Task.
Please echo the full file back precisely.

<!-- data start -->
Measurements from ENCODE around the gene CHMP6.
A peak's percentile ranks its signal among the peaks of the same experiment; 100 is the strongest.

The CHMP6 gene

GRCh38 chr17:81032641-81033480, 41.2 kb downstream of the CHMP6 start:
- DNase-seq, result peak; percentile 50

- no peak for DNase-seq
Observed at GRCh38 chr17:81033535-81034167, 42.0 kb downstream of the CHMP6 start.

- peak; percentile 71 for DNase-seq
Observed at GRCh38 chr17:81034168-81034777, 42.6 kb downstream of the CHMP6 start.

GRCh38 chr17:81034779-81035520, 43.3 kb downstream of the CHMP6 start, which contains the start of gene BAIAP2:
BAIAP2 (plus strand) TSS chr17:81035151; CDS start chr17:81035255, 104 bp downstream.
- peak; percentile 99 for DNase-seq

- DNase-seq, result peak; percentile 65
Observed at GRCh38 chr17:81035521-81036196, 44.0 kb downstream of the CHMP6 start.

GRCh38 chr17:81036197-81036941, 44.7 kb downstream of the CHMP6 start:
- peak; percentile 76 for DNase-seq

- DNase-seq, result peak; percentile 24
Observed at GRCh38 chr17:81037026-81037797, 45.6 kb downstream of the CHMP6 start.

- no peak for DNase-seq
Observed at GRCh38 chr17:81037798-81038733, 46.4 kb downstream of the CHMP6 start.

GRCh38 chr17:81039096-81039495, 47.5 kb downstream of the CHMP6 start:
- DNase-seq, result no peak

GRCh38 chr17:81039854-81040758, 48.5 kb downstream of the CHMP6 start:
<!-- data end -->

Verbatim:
Measurements from ENCODE around the gene CHMP6.
A peak's percentile ranks its signal among the peaks of the same experiment; 100 is the strongest.

The CHMP6 gene

GRCh38 chr17:81032641-81033480, 41.2 kb downstream of the CHMP6 start:
- DNase-seq, result peak; percentile 50

- no peak for DNase-seq
Observed at GRCh38 chr17:81033535-81034167, 42.0 kb downstream of the CHMP6 start.

- peak; percentile 71 for DNase-seq
Observed at GRCh38 chr17:81034168-81034777, 42.6 kb downstream of the CHMP6 start.

GRCh38 chr17:81034779-81035520, 43.3 kb downstream of the CHMP6 start, which contains the start of gene BAIAP2:
BAIAP2 (plus strand) TSS chr17:81035151; CDS start chr17:81035255, 104 bp downstream.
- peak; percentile 99 for DNase-seq

- DNase-seq, result peak; percentile 65
Observed at GRCh38 chr17:81035521-81036196, 44.0 kb downstream of the CHMP6 start.

GRCh38 chr17:81036197-81036941, 44.7 kb downstream of the CHMP6 start:
- peak; percentile 76 for DNase-seq

- DNase-seq, result peak; percentile 24
Observed at GRCh38 chr17:81037026-81037797, 45.6 kb downstream of the CHMP6 start.

- no peak for DNase-seq
Observed at GRCh38 chr17:81037798-81038733, 46.4 kb downstream of the CHMP6 start.

GRCh38 chr17:81039096-81039495, 47.5 kb downstream of the CHMP6 start:
- DNase-seq, result no peak

GRCh38 chr17:81039854-81040758, 48.5 kb downstream of the CHMP6 start: